Do you have this benefit – egg freezing? By the time a woman hits her 40s, her chances of pregnancy drop to 5% per menstrual cycle, meaning five out of 100 women will successfully become pregnant per cycle, according to research from the American Society for Reproductive Medicine. Egg freezing may allow women to get pregnant using their own eggs well into their 40s, but the trick is to harvest and store one’s eggs before 35, says Dr. Jane Frederick, a reproductive endocrinologist, infertility specialist and medical director at HRC Fertility Clinic in Newport Beach, California. Family planning is often closely tied with a person’s career choice, yet egg freezing has been an underrated employee benefit. Just 19% of large employers with 500 or more employees cover the procedure, according to Mercer. If you are looking at how DE&I impact benefits, here is a prime example. Offering support and coverage for this life stage is an important signal that an employer’s benefits are inclusive of all, Dr. Frederick says. They can also be key to helping employers keep their DEI promises, since these benefits give women and LGBTQ workers the power to choose how and when they want a family. Source: EBN 5/10/22
OFCCP announces 400 new compliance audits: On May 20, 2022, the Office of Federal Contract Compliance Programs published a new Corporate Scheduling Announcement List (CSAL) for supply and service contractors, comprised of 309 Contractors and now subcontractors, no more than 4 per each contractor for a total of 400 audits. The size of the contractor went down for minimum review purposes from 80 employees now to 50 employees, although on the list there are locations with less than 50. In those situations under 50 employees, depending on the value of the contract, they will still review the Veteran and Disabled AAPs. The CSAL is a courtesy notification to contractors selected for a Compliance Review (Establishment Review), Corporate Management Compliance Evaluation, or Functional Affirmative Action Program Review. The review will begin once the contractor receives the OFCCP’s Office of Management and Budget approved scheduling letter.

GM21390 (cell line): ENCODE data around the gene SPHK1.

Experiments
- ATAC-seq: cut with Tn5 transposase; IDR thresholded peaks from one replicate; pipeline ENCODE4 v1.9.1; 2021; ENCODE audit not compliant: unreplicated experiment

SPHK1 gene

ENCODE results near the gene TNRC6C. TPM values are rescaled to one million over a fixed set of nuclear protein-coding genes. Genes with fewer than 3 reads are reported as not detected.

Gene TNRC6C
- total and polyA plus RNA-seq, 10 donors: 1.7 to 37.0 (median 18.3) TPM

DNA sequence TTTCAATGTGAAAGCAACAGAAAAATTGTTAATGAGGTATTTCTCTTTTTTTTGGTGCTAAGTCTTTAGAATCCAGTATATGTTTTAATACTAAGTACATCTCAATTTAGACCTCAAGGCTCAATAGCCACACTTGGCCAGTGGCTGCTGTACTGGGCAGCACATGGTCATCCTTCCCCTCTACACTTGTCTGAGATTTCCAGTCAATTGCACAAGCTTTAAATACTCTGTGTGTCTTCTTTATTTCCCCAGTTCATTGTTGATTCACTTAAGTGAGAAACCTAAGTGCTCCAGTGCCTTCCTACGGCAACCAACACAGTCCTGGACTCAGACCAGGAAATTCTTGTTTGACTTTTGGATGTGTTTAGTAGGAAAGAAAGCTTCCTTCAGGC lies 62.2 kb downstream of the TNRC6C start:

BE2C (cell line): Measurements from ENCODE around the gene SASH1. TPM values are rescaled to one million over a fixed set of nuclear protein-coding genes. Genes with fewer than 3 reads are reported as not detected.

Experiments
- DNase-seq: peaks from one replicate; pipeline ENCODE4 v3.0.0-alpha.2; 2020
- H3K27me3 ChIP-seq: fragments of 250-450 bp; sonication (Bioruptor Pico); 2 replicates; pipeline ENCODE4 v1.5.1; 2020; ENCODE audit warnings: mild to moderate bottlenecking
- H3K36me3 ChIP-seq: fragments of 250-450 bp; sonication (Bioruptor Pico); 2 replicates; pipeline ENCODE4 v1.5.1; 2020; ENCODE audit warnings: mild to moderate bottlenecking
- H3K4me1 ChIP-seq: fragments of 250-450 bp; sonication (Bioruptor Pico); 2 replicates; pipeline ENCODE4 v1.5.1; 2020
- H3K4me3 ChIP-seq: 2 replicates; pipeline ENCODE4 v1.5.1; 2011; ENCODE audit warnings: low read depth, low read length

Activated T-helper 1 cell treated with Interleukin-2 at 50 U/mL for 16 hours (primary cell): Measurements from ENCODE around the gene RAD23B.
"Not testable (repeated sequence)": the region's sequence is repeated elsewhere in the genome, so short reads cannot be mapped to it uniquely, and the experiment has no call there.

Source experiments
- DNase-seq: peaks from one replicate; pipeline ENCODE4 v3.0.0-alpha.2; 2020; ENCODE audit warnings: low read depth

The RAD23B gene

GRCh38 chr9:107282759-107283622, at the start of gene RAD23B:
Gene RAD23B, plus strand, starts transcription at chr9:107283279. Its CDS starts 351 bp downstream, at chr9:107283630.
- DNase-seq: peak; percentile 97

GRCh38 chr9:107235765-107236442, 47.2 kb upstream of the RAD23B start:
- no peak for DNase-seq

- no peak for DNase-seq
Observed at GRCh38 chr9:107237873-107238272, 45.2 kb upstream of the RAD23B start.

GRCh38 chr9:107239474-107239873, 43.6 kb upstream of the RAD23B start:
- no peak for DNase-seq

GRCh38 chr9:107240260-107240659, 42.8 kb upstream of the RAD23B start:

States that have the hardest time finding employees: According to the Bureau of Labor Statistics, 4.5 million workers quit their jobs in March 2022. Nationwide, there are 11.5 million job openings, setting a record for the 20-year-old Bureau of Labor Statistics survey. However, states are not experiencing the Great Resignation equally, and employers may find themselves having a harder time hiring in some states compared to others, says Jill Gonzalez, an analyst at personal finance resource WalletHub. Based on the company’s analysis, the 10 states where employers are struggling the most to hire workers, based on the states’ latest job-openings rates and their job-opening rates in the last 12 months are Alaska, Georgia, New Hampshire, South Carolina, West Virginia, Montana, Idaho, Kentucky, Rhode Island, and Nevada. Michigan is ranked 16th. Source: EBN 5/5/22, WalletHub 4/20/22